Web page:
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Indian E-music – The right mix of Indian Vibes… » 2019 » May » 14


Heard it all before? Talking sound, discovery, and inspiration

Delivered... Peter Kirn | Events,Scene | Tue 14 May 2019 8:37 pm

Sometimes lost in conversations about technology or specific musical genre or minutia of social media is the fundamental question of what sound is and what we can discover. From Berlin’s tech/culture conference re:publica, we got to tackle some of those questions.

I got to ask three fascinating individuals about their connection to sound and where future sounds might be discovered. On the panel last week:

Kathy Tafel, now at Native Instruments, has one of the broader backgrounds in the entire music technology realm, spanning the birth of the DAW (Deck II!) to key roles at Apple to her ground-breaking multimedia band D’Cückoo. And now she’s charting the course of projects like Sounds.com and TRAKTOR and – I have to say, I’m optimistic about the direction she’s taking them. (Kathy probably merits a separate story on this site if I can compel NI to agree to it.)

I don’t know whether Kathy wants this trip down memory lane, but let’s go there – a MIDI ball:

Valentin von Lindenau has diverse work across audio and music, and with his firm kling klang klong has established himself as a rare leader in audio interaction experience and design, in a way that leads this medium internationally.

Lucrecia Dalt has come from Colombia to making a name for herself in the packed artistic landscape of Berlin, with unique poetic-musical hybrids. Maybe better to let her speak for herself:

We tread lots of ground here – I can’t take credit for either the topic/theme or the selection of panelists, but I’m grateful to have participated in the program.

And actually – I’m glad to even flounder on this sort of topic, but ask ourselves those kinds of deeper questions. I have my own opinions, naturally, but I was keen to get these fresh perspectives.

The full topic:

Can music and sounds be developed infinitely, or is everything at some point composed and tried out? If we follow John Cage and reserve the word “music” for eighteenth- and nineteenth-century instrument, the contemporary “organizer of sound” will not only be faced with the entire field of sound but also with the entire field of time. Matthew Herbert on the other hand stands with his manifesto for a kind of artistic self-limitation, demanding for instance that the sampling of other people’s music is strictly forbidden and that the use of sounds that exist already is not allowed (No drum machines. No synthesizers. No presets). For our reality check, we want to discuss what sound engineers, designers and artists are working on right now. Which sounds actually sound new and why? And also – which new applications for such sounds are in the works or theoretically conceivable?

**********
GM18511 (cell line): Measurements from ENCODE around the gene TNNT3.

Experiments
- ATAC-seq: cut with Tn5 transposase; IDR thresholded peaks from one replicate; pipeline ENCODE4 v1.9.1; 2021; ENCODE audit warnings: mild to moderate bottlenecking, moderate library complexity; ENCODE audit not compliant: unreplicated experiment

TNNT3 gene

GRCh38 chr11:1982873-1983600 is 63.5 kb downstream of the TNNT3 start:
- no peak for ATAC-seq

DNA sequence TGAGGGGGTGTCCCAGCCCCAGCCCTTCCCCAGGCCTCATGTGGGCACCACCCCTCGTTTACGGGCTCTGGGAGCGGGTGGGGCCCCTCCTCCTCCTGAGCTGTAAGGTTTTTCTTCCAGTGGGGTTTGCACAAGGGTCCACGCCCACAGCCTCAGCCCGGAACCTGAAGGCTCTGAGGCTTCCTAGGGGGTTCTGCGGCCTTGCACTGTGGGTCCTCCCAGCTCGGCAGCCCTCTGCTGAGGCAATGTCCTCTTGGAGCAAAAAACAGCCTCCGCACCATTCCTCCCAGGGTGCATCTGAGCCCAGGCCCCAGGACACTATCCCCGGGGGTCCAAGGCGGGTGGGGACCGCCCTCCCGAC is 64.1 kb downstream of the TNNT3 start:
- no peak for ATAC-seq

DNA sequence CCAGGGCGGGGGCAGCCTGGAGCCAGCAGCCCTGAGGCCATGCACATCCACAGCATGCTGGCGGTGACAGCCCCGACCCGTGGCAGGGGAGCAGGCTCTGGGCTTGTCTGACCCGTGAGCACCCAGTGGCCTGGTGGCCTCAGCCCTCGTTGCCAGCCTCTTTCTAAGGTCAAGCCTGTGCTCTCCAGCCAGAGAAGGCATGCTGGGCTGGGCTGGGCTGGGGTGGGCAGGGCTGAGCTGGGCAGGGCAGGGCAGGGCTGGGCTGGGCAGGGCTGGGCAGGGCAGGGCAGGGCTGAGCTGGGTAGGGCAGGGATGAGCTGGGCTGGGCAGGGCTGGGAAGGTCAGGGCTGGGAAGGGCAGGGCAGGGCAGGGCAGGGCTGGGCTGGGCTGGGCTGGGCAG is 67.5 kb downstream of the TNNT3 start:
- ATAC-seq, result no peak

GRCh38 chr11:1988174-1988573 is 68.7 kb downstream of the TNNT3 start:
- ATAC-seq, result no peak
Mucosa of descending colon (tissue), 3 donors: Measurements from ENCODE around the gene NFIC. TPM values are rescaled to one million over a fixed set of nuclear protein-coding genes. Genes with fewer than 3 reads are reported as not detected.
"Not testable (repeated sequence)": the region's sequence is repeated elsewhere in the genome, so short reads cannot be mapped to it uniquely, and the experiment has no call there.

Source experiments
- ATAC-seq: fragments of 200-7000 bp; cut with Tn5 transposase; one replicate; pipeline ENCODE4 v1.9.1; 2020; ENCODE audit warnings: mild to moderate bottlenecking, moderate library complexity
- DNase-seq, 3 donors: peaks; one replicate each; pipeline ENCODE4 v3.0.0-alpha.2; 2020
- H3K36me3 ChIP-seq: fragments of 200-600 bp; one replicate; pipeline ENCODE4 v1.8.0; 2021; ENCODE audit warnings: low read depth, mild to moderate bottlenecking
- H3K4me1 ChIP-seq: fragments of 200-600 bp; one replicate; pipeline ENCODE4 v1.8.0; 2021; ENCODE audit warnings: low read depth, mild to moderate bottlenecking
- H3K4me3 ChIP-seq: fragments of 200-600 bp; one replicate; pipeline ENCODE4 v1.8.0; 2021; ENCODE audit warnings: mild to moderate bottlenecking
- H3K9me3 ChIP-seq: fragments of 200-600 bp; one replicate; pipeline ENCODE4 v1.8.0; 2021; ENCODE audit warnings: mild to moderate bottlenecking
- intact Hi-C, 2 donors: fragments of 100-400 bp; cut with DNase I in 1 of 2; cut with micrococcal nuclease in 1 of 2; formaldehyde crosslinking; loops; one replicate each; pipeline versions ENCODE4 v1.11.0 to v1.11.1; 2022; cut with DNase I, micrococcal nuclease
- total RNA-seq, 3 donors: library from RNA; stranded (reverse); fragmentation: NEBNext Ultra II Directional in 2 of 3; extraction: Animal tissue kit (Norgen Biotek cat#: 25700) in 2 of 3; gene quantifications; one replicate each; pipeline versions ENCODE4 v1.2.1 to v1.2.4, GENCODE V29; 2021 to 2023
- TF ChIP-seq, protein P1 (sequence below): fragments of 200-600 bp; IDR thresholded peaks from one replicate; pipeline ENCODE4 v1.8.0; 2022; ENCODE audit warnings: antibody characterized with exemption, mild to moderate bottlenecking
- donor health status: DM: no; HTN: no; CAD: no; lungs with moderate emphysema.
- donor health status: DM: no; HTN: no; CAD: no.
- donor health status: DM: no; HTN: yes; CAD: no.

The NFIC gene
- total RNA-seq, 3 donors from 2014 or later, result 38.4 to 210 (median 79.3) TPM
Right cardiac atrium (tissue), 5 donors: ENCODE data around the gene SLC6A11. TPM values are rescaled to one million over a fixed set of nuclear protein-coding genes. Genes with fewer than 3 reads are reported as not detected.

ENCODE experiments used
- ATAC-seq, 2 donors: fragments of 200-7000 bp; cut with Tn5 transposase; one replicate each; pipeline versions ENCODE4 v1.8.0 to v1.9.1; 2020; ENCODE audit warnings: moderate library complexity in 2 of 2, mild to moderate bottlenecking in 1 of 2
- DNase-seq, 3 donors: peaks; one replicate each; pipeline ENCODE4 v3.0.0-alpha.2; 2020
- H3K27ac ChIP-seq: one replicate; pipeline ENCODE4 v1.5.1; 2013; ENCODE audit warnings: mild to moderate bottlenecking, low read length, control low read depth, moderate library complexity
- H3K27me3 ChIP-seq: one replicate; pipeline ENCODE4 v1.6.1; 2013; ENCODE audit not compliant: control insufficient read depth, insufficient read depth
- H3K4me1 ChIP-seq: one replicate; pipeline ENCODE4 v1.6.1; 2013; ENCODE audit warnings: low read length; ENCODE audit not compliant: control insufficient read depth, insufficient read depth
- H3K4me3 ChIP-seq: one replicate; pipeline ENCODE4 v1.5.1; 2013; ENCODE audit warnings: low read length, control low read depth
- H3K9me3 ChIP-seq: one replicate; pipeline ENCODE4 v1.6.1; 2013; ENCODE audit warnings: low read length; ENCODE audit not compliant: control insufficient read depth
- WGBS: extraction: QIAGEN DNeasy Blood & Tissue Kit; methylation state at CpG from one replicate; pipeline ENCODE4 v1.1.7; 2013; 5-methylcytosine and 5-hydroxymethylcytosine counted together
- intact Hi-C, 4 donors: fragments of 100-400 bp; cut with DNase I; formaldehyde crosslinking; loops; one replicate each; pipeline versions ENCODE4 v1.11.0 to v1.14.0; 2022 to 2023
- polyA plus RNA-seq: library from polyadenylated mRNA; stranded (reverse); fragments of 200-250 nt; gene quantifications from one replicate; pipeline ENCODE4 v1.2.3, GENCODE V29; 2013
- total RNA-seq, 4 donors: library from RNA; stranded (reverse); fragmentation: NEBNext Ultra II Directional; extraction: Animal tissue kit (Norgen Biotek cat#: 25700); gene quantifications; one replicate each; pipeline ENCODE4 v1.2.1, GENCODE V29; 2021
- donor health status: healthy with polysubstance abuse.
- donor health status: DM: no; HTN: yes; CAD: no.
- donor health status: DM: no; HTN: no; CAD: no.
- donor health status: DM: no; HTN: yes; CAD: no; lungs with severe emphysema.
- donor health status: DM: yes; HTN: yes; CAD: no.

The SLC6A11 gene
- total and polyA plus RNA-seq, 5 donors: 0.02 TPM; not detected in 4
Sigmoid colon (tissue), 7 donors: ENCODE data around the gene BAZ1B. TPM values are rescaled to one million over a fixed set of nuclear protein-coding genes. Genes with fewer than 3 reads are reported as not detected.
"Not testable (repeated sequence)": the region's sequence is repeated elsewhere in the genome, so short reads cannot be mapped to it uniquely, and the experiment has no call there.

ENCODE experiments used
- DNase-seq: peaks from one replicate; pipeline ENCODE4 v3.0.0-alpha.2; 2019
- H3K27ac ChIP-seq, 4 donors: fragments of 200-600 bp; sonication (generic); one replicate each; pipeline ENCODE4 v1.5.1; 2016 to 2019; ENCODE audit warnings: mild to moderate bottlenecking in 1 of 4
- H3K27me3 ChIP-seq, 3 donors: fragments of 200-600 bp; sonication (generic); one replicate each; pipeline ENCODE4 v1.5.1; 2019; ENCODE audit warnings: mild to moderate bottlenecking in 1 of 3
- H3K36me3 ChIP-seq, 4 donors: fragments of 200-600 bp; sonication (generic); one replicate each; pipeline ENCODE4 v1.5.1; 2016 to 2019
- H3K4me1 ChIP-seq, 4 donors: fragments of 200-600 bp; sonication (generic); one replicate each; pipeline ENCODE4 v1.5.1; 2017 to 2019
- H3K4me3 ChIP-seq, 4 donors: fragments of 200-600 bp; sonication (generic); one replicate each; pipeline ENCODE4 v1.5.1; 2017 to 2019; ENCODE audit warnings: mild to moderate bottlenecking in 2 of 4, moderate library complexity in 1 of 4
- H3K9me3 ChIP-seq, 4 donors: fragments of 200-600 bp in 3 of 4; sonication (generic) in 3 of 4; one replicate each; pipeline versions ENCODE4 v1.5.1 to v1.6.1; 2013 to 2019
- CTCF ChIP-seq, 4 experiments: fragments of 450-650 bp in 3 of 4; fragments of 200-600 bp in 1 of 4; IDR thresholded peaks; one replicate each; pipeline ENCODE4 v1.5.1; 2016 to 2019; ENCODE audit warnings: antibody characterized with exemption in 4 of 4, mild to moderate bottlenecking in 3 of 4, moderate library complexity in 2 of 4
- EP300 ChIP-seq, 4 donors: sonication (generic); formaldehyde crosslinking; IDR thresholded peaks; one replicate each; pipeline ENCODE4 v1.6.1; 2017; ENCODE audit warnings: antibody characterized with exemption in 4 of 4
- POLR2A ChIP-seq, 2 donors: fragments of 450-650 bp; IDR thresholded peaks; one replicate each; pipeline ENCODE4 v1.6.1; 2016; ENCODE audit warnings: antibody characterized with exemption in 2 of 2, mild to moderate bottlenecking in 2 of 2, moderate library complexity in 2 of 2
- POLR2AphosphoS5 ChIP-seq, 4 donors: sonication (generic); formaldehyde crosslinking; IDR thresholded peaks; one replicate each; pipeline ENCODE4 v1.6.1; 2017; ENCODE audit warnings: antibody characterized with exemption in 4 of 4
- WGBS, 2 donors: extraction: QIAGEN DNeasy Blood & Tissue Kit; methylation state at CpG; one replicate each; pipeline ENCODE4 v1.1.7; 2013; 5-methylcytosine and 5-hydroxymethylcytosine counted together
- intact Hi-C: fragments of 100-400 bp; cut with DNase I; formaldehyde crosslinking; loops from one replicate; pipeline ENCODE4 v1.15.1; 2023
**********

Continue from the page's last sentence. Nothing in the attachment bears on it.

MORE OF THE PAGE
+++

Sources / inspirations:

John Cage
«The Future of Music – Credo»
http://www.medienkunstnetz.de/source-text/41/

Matthew Herbert
P.C.C.O.M.
https://matthewherbert.com/about-contact/manifesto/

And I’m interested to hear your reflections, too – do let us know your answers, whether the sound that first inspired you as a kid or the way you get in the flow for new sounds now.

I’m still pondering some of the ideas all three of our panelists raised about flow and inspiration. Keep listening.

The post Heard it all before? Talking sound, discovery, and inspiration appeared first on CDM Create Digital Music.